Poisonous Plants for Dogs

poisonous-plants-for-dogsPoisonous Plants for Dogs

Did you know that the Animal Poison Control Center receives around 200,000 calls for help every year all around America? Well, the stat is as per the American Society for Prevention of Cruelty to Animals.

So learning about plants that are poisonous for dogs is very important!

Those who quoted earlier that a stitch in time saves nine were perhaps aware of the downsides of wild plants that are poisonous for dogs.

As the cases of pet poisoning are increasing, it has become whimsically essential to know about the wild plants that are toxic to dogs.


This is going to be an awakening call for you if you haven’t any idea of poisonous plants that pose a threat to your dog.

Let’s get started

Aloe Vera  natural-diet-for-dogs

A park can be full of fun for your furry friend to enjoy. Aloe Vera is among the most common plants found in the parks. It is safe to use aloe gel for soothing and cooling skin for both humans and dogs.

You can also give them juice from the aloe plant (1 tablespoon per 10 pounds of body weight) which has antioxidants but avoid the outer skin as that can cause tremors, vomiting, lethargy and diarrhoea.

Tomato Plant

Dogs are great pals to have around us. Tomato plants appear around parks that you would not normally expect your Fido to eat. While playing in parks, they can find tomato plants quite alluring.

Every pet parent must keep the dogs from this plant, as it can lead to gastrointestinal problems, lower heart rate, drowsiness, and weakness. We are talking about the leaves of tomato plants that are poisonous for your dog.


This herb is quite famous for soothing and calming nerves. Many times, dog owners think that chamomile is safe in dog products, so why not let dogs eat the actual plant. Eating a raw plant can make pets very sick. Among the best tips for dog lovers is to avoid your four-legged friend’s contact with this plant.

The side effects after eating the plant include anorexia, diarrhoea, vomiting, bleeding, and contact dermatitis.


Feeding a dog with a balanced diet is necessary for his/her optimum health. When your furry friend is in a park, make sure to keep a watch on all the activities. Hops can grow in the parks and backyard of a house. To spot this plant, look for enormous climbing vines.

Whether fresh or dried, hops can cause high body temperature, seizures, and, at worst, prove fatal.


It is often said that the way to a lasting friendship with a dog is through its stomach. That may be true, but some food can put their health at poisonous-plants-for-dogsrisk.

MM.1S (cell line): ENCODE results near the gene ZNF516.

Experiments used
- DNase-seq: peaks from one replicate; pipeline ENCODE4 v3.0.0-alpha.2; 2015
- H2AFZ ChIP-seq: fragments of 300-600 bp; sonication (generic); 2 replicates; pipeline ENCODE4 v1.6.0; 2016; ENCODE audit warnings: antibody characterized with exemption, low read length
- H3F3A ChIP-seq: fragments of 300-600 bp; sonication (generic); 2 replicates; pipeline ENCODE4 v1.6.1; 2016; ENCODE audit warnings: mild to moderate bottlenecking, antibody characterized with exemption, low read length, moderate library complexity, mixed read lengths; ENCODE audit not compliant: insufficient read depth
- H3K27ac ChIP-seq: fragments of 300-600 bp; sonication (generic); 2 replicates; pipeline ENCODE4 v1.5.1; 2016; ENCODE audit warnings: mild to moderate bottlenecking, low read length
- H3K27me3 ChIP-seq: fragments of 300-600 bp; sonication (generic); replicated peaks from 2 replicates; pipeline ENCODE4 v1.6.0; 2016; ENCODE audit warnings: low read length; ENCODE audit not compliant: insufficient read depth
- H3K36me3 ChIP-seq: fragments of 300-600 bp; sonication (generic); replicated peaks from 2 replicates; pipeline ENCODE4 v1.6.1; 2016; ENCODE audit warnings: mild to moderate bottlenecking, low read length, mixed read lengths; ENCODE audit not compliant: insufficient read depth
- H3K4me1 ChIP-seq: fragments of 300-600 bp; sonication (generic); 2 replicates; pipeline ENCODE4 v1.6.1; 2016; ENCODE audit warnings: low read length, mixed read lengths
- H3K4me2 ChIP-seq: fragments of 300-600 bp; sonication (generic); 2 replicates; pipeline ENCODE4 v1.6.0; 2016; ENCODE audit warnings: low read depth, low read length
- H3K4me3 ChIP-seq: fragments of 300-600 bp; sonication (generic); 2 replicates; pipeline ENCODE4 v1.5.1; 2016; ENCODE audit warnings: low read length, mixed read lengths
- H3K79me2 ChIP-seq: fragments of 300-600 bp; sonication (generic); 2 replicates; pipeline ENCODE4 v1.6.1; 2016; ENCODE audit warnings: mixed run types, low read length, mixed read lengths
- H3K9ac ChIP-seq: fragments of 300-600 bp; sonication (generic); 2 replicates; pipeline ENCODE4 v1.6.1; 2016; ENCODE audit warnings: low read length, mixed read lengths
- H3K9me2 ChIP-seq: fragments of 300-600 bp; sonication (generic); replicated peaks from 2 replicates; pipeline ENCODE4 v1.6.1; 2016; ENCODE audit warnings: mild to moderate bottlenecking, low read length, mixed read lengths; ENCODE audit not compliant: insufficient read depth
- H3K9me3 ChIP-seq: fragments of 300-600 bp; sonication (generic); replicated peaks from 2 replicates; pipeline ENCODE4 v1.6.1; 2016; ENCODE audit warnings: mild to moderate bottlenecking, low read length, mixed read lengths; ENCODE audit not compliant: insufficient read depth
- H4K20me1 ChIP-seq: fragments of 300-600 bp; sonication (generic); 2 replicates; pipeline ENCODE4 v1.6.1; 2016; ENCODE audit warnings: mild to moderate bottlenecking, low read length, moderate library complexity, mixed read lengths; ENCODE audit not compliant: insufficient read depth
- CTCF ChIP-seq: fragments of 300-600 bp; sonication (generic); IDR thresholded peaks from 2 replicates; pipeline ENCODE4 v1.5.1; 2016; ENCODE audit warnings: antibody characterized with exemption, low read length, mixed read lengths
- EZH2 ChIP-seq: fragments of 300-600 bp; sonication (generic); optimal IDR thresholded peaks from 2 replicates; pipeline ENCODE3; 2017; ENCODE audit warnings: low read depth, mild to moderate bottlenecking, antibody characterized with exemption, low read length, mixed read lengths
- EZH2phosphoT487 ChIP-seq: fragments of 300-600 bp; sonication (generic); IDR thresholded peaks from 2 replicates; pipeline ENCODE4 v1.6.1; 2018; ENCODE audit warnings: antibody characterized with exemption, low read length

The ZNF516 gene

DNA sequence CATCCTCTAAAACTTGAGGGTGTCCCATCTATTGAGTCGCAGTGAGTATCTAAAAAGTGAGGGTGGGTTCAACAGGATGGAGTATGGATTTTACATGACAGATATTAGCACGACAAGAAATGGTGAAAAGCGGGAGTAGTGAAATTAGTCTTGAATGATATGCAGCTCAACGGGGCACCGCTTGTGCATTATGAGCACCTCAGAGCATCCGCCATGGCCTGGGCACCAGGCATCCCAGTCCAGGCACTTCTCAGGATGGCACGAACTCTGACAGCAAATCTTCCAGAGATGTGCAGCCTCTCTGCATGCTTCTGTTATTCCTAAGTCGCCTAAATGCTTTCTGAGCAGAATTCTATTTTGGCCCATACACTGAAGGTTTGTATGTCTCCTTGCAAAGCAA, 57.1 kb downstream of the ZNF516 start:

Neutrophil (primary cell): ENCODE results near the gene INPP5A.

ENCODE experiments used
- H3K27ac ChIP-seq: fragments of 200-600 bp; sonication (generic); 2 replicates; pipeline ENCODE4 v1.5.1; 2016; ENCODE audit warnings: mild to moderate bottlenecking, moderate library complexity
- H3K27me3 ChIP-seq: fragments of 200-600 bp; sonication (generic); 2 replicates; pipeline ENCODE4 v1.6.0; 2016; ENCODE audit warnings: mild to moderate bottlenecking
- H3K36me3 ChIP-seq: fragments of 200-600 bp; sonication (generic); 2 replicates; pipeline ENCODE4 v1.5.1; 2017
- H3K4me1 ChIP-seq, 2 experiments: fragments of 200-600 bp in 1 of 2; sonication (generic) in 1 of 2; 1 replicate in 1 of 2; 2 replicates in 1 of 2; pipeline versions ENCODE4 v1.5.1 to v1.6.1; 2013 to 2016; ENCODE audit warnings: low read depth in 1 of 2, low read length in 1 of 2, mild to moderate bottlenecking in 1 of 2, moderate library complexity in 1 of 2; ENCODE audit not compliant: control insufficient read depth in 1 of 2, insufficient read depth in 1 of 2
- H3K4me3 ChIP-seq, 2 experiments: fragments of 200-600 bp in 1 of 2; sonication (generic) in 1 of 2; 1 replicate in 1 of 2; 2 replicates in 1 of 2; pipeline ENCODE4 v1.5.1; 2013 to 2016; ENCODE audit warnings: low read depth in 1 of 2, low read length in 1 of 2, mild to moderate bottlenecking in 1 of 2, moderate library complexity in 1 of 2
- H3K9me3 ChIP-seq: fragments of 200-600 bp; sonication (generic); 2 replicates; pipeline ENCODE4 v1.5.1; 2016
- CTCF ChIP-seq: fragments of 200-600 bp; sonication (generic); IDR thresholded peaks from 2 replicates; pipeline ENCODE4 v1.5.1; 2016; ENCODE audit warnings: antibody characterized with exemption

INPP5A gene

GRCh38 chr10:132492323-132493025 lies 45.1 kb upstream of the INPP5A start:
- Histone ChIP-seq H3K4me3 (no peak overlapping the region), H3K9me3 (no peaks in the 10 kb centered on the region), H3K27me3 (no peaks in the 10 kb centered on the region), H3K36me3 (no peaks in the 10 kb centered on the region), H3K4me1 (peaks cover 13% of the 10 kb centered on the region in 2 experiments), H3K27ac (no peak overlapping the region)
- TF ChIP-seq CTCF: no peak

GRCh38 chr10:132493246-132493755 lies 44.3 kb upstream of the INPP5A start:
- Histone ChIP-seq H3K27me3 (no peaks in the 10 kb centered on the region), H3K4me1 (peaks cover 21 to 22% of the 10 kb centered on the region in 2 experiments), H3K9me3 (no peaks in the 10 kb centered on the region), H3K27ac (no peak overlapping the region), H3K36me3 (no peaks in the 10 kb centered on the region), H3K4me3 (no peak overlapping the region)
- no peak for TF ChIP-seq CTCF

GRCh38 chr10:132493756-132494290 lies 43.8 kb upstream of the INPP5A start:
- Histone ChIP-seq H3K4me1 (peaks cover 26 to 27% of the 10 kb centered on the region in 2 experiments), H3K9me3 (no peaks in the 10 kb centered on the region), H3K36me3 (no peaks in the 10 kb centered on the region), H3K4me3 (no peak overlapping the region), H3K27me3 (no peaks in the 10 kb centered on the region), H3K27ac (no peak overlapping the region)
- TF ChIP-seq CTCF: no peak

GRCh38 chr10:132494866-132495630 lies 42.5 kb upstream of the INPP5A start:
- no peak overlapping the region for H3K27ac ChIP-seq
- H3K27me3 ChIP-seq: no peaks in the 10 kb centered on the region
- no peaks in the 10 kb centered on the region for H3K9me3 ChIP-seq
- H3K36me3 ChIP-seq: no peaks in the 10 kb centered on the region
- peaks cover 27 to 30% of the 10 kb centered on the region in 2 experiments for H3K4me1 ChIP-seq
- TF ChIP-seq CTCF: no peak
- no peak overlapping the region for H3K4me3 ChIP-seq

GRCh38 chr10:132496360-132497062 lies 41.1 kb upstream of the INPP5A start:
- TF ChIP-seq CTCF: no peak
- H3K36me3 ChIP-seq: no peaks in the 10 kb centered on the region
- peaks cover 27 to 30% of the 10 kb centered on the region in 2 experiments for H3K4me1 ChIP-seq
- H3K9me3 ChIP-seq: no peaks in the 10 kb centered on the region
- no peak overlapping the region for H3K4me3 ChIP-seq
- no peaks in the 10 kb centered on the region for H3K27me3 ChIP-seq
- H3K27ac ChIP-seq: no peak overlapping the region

Plants found in parks and yard can be poisonous to dogs. Daffodil or Narcissus pseudo narcissus seems beautiful, but the dust from the bulbs can deteriorate the tissues in the mucous membranes. In case a dog eats the plant in a large amount, the risk of kidney failure increases.

Convulsions, seizures, drowsiness, vomiting, drooling, and abdominal breathing are the chief symptoms of daffodil poisoning in dogs.


poisonous-plants-for-dogsMany plants contain glycoside toxins that affect the heart, especially bufadienolides and cardenolides. Another poisonous plant for dogs is Milkweed, which is very common to find in parks.

Since it is highly toxic to dogs, the consequences of consumption of this plant include difficulty in breathing, vomiting, weak pulse, diarrhoea, kidney failure, or even death in some cases.


As various governments have lifted the veil of the prohibition of marijuana consumption, people have been increasingly using it for medicinal purposes. Nowadays, it has become a hot button topic worldwide.

As a pet parent, you need to take adequate measures so that your canine does not come across a marijuana plant. Whether dried cannabis or a live marijuana plant, you ought to keep your furry friend away from this plant.

Symptoms can be mild to moderate, such as low body temperature, seizure, dilated pupils, excitation, vomiting, sleepiness, prolonged depression, and even coma.


Several foods are considered safe for us, but poisonous to dogs. Therefore, you need to be careful of what you feed to your canine companion. Leek is another member of the allium family, which causes mild to severe health challenges to dogs.

Leeks are the preferred choice when it comes to an addition to soups. Though it has several health benefits to humans, it can also have a severe negative impact on the overall health of your dog. Just like garlic (learn about garlic for dog HERE!) and onion, leeks plant is responsible for the poisoning in dogs.

Abdominal pain, drooling, weakness, lethargy, and collapse are the symptoms of consuming leeks.

Sago Palm

Another toxic plant for dogs we have added to our list is Sago Palm. Each part of the plant is poisonous to dogs. Some dogs find it a delicious poisonous-plants-for-dogsthing and end up consuming it in large amounts. However, the plant brings hordes of health problems in dogs.